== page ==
1. Don’t Be Scared
Imagine that you want to learn to swim, but you have a problem: you are scared of the water.
What can you do?
Well, you can either get in the water, or you can give up learning to swim. Learning English is just the same: you need to “get in the water” and speak to people as much as possible, even if you are afraid.
Don’t worry about making mistakes: everybody does it and it’s a normal part of learning a language. In fact, mistakes are an important part of learning. If you aren’t willing to speak and make mistakes you will never get better.
What makes you feel scared in another language? Talking to native speakers? Speaking in public? Whatever it is, go out and do it. It might be scary the first time, but it will get easier, and you will be able to speak more fluently the next time you are in the same situation.
2. Keep Talking
If you are thinking in your own language and speaking in English, you might have a word in your head that you just can’t say in English.
If this happens to you, don’t stop!
Find a way to keep speaking. Maybe you know a word with a similar meaning, or maybe you can use a sentence to explain what you mean. If you always try to find “just the right word,” you will always find it difficult to speak fluently. Don’t try to speak perfectly; just keep talking!
Look around your home, and find five things you don’t know the English words for. Think about how you could explain these things to another person. Is there a similar word? Imagine you are in a shop and want to buy this thing: how would you describe it? Do this every day until it gets easier. You can also learn some new words this way!
3. Read Aloud
A lot of people say that they can’t practise speaking because they don’t have people to practise with. Actually, you can easily practise speaking by yourself. One of the best ways to do this is to read aloud to yourself.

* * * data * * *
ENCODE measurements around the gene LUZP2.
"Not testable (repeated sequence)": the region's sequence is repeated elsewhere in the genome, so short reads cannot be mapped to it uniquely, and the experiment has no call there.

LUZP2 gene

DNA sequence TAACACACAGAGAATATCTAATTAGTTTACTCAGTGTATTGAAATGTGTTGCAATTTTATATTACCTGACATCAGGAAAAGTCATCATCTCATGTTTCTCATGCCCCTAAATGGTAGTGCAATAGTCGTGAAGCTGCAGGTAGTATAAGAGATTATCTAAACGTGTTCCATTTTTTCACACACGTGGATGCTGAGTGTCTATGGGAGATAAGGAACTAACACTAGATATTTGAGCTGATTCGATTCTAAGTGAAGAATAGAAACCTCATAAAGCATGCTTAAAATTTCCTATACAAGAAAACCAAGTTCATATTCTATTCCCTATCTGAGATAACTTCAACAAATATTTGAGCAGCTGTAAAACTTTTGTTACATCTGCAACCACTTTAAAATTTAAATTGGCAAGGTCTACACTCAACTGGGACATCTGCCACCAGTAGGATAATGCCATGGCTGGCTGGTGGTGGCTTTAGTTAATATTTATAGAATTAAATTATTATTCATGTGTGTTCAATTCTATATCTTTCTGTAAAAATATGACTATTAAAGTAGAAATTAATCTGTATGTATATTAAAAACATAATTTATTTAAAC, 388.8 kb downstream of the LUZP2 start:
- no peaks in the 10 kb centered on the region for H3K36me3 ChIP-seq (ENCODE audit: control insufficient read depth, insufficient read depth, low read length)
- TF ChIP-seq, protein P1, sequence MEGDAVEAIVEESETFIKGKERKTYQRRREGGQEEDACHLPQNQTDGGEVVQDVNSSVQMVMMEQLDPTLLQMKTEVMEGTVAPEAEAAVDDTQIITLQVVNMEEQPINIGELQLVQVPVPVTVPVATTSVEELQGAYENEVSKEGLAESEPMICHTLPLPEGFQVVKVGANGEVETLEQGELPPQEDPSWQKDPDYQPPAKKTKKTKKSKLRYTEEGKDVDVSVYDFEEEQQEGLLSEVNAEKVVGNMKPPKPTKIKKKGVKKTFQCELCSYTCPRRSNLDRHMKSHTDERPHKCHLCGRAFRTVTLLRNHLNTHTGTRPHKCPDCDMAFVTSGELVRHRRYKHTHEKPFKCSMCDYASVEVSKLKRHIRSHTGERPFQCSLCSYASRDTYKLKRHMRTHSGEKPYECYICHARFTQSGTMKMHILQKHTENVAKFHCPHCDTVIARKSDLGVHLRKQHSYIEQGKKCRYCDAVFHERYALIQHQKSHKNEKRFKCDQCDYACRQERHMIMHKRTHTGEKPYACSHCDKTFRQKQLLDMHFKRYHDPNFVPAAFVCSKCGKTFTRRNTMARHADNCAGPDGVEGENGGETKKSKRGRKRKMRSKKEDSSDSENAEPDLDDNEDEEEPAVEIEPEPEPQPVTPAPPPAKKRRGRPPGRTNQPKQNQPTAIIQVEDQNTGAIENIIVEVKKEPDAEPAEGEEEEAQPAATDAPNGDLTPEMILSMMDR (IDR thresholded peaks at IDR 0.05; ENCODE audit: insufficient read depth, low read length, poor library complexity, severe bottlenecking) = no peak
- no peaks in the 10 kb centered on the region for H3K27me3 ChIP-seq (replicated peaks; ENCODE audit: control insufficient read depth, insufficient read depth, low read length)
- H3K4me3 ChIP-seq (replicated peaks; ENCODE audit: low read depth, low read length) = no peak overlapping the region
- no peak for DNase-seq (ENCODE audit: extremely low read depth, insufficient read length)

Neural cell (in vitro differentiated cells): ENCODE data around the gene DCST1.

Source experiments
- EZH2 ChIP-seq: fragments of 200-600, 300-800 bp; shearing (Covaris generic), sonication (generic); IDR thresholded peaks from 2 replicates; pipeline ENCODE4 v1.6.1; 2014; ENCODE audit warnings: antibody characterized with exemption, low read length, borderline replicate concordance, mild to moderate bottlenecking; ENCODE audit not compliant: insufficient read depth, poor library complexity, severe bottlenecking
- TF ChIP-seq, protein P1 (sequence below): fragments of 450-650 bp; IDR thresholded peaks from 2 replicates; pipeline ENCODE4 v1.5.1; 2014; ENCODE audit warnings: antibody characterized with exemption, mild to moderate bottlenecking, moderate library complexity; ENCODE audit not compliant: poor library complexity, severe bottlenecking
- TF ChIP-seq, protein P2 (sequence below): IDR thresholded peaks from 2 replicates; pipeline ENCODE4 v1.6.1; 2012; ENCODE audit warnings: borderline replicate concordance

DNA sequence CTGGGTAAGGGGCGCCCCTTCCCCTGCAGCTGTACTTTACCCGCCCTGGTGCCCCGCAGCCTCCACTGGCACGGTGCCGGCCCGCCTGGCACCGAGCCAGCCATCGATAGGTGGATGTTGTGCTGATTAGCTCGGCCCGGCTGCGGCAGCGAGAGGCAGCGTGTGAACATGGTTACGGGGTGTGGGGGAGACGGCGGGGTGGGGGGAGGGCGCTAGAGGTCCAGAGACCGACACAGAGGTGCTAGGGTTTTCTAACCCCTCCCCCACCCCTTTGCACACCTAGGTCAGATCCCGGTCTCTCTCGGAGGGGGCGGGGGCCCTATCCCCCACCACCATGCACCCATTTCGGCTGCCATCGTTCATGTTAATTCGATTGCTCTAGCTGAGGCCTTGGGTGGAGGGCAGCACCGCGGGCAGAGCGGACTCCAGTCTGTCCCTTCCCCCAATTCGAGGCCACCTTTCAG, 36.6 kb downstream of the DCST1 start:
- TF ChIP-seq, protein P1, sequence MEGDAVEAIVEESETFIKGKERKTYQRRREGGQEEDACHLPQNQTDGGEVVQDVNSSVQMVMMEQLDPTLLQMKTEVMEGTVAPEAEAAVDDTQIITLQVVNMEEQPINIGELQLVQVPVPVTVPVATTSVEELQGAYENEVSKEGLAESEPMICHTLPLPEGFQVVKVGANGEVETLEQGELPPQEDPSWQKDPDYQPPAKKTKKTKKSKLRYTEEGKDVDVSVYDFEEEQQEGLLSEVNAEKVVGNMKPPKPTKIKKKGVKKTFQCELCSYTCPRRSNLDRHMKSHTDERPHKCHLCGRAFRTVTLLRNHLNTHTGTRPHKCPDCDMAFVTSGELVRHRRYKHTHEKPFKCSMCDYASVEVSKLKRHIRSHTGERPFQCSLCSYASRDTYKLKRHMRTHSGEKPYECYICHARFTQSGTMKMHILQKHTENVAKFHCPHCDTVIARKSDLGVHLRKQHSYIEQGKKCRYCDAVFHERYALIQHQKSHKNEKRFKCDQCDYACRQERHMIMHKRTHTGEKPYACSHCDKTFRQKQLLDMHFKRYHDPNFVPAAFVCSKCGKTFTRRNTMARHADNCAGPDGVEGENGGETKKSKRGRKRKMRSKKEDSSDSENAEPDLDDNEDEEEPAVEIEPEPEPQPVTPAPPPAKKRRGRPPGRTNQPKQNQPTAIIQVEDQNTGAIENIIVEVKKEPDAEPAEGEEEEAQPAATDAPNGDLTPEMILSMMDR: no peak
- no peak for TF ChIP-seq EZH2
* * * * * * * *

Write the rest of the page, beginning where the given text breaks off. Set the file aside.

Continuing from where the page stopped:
You can do this anywhere, anytime, and it will really help your fluency.
Firstly, it will help your mouth to get used to making English sounds. Secondly, it will help you to get used to hearing yourself speaking English. If you don’t like reading aloud, why not sing a song at home? Find an English song you like, find the words on the Internet, and sing. This is a great way to build fluency.
For the next week, spend 5-10 minutes a day, every day, reading aloud (or singing). Choose something which is not very easy but not very difficult. I promise that if you do this every day, you will feel at least a little more fluent at the end of the week.
4. Learn Whole Sentences and Phrases
When you learn and practise vocabulary, always try to use whole sentences and phrases.
If you want to learn new words, always learn them in a sentence.
If you have to stop after every word you say and think about the next word, you won’t be able to speak fluently. But, if you can remember a whole sentence or phrase, then you won’t have to stop and think in the middle.
Take these five pieces of vocabulary:
- best friend
Think about these questions:
- Have you used this vocabulary before in a real life situation? When and where?
- How could you use this vocabulary?
- Can you make some sentences with the vocabulary?
5. Prepare And Practise Before You Speak
Different situations need different language. For example, if you’re asking your boss to raise your salary, telling a friend about your trip to France or meeting someone’s family for the first time, you’re going to need different language skills.
Also, new situations are much more difficult in a foreign language than they would be in your own language. So, it’s important to be prepared. For example, if you know that you have to make a phone call, perhaps to order food from a restaurant, then prepare some useful phrases and vocabulary, and practise using them, either by yourself or with a friend.
This way, when you have to make the phone call, it will be much easier, and you will speak much more fluently.
Take these five situations:
- You want to buy a ticket at the train station.
- You want to meet some foreign clients for the first time.
- You want to give a friend advice about fun things to do in your town.
- You want to tell someone that he/she is being very rude.
- You want to deal with a customer who is complaining.
- Have you ever had to use English in these situations? What did you say?
- What could you say in these situations?
- Imagine you have to deal with this situation in five minutes. How would you prepare?